The railroads against which these restraining orders were granted are among the most important in the sections in which they operate. The injunction applies not only to grain and packing-house products, but to all commodities. Since a single railway can not maintain the rate unless its competitor does, and since these lines compete for traffic in substantially all parts of the country, it follows that a maintenance of rates upon the lines under injunction must of necessity tend to a general maintenance of rates throughout the entire United States. It is asserted, and the Commission believes, that these railways have obeyed the injunctions, in the main if not altogether; that published rates have been exacted upon their lines, and very generally by other lines in competition with them. It can hardly be doubted that a very much better condition has existed for the last nine months in this respect than for any corresponding period in the last twelve years at least.

Whether a continuance of the injunctions would work a continuance of this condition is not entirely certain. We are inclined to think it would, to a considerable extent at least, not only because departure from the published rate can be more easily and summarily dealt with in injunction proceedings than by criminal indictment, even under the most perfect law, but also because of concentration in the control of railway properties and the lesson which past experience bas taught railway managers. The right to proceed in this manner to restrain violations of the act is evidently of great value, but attention is called to the fact that the right to so proceed is disputed and resisted. While railroad managers, as a rule, are believed to have welcomed these injunctions as applied to the maintenance of rates, the principle involved is stoutly contested in the case now pending before the United States Supreme Court. Congress has the undoubted power to invest Federal courts with this authority, and it would relieve the present uncertainty if an enactment to that effect could be had at the present session.

It is natural to inquire what has been the effect of these injunctions upon all parties interested--the carrier, the shipper, and the public. It was asserted that secret preferences in favor of particular individuals enabled those individuals to control the traffic and necessarily drove out other competitors, the general effect being to force small dealers out of business. Whether small dealers have been able to resume business, or what the effect of the injunctions may be upon the manner in which business is transacted, the Commission has at present no information; nor has sufficient time probably yet elapsed for any definite answer to that question.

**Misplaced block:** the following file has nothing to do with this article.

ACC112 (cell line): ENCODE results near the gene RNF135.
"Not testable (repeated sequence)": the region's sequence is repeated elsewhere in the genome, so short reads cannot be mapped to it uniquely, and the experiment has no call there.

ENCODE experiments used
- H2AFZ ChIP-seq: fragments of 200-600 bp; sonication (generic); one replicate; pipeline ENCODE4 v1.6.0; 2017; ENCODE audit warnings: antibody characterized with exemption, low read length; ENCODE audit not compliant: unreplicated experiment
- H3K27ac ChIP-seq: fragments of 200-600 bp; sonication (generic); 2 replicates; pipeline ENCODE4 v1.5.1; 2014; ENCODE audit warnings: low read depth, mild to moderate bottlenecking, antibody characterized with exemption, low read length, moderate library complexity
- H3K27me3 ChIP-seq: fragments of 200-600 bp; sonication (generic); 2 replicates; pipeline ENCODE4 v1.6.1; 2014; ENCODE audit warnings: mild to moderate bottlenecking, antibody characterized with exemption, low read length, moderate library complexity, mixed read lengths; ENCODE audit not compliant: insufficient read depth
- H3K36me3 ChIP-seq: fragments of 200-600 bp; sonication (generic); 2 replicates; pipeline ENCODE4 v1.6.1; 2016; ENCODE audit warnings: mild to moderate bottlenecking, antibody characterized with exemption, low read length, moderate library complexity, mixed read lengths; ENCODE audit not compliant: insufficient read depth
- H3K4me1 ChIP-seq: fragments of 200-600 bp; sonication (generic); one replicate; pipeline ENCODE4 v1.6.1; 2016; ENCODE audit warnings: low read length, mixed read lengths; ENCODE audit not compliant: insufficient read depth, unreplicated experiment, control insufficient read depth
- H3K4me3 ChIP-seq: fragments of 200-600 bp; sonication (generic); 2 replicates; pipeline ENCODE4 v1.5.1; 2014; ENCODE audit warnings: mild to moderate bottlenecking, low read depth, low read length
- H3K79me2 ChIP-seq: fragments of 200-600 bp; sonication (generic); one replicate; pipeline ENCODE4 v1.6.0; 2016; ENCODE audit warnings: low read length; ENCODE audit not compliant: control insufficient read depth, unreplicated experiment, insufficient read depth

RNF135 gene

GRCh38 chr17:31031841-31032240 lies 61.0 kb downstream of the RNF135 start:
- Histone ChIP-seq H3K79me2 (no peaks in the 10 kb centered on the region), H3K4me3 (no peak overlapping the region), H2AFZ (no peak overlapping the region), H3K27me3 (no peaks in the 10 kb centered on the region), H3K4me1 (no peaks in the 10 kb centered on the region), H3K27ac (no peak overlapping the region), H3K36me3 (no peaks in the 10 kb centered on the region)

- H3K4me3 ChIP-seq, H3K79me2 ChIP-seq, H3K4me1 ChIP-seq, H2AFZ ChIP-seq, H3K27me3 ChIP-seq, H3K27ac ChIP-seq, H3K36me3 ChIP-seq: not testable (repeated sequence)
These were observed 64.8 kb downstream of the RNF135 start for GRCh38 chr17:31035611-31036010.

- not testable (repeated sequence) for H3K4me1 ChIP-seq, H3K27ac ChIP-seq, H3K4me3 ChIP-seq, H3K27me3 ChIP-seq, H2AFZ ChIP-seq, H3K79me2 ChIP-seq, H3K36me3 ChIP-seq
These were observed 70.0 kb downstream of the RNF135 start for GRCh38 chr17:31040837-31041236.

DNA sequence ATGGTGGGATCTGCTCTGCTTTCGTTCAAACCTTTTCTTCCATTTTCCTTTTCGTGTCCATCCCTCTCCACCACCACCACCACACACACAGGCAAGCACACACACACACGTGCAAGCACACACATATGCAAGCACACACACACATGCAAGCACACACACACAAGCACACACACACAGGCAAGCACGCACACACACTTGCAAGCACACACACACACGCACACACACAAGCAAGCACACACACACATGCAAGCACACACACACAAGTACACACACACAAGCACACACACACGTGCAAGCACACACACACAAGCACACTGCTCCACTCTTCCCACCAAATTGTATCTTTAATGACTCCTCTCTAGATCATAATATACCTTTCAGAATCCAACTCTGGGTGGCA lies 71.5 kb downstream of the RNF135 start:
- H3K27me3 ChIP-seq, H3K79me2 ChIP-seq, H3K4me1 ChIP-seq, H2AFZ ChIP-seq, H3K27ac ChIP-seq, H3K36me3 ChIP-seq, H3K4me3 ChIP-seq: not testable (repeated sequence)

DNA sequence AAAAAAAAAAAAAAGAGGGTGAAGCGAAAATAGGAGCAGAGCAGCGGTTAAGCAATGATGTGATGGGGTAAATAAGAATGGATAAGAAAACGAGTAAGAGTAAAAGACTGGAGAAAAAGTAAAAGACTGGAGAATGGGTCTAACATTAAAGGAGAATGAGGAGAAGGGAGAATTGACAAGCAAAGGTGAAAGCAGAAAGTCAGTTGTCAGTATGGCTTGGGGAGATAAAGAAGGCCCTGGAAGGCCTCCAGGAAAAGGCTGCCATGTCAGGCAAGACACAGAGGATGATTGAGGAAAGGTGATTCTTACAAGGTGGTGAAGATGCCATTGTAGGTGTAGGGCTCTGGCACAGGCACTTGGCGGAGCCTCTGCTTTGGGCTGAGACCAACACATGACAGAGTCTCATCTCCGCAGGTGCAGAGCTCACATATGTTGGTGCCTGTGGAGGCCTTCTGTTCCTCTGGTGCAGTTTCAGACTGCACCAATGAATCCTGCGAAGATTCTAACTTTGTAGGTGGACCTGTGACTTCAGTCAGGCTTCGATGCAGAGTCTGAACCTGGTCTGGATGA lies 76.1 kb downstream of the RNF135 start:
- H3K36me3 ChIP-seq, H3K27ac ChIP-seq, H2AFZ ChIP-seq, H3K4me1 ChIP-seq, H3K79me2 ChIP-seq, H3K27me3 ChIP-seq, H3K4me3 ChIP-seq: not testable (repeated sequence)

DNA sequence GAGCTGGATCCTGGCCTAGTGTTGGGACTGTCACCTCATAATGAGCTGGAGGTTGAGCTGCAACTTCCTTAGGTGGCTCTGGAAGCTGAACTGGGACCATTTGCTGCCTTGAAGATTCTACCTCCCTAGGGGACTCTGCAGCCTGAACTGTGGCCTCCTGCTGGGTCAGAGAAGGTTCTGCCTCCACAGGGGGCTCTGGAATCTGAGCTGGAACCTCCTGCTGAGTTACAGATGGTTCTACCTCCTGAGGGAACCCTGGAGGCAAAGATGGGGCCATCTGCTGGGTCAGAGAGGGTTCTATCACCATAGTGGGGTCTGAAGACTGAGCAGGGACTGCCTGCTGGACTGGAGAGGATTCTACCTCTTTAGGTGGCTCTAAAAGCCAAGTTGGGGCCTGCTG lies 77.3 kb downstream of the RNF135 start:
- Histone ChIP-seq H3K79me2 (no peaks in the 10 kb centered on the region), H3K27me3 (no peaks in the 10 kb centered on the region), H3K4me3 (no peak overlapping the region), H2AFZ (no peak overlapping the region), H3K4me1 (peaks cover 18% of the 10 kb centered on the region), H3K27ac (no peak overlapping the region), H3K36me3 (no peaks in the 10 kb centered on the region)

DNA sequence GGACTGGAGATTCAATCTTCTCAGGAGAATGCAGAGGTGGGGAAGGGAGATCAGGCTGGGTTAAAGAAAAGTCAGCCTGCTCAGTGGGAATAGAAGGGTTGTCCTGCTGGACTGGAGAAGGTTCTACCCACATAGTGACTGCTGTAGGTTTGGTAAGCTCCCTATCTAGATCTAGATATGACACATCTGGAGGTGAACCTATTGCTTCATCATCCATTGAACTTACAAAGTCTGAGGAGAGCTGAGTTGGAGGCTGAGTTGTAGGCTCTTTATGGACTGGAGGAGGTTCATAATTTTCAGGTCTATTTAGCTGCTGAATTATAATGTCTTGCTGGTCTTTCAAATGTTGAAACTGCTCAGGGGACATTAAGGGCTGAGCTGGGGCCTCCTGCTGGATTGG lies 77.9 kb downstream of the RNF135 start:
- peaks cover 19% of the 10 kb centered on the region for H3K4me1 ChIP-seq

The effect of these restraining orders upon actual rates can be spoken of more intelligently and with greater confidence. In our former report to the Congress these rates were, for convenience, divided into three sections—those from Chicago to the seaboard, from Kansas City to Chicago, and from Kansas City to the Gulf. Following this division we find these changes in the rates mentioned:

On January 1, 1901, both the domestic and the export rate on flour and other grain products from Chicago to New York was 174 cents per 100 pounds. The domestic rate on grain was the same, 174 cents, while the export rate was 16 cents. On June 1, 1901, these rates were reduced from 177 cents to 15 cents and from 16 to 13} cents, respectively, so that during the summer of 1901 rates upon grain products, both domestic and export, were 15 cents, while upon grain they were 15 cents domestic and 137 cents export. October 21, 1901, these rates were advanced to the same figure at which they stood on January 1. It must be remembered, however, that while these were the published rates, the testimony before us showed that there was a concession of approximately 3 cents per 100 pounds from these rates; that this concession was known to most shippers and was practically applied to all transportation.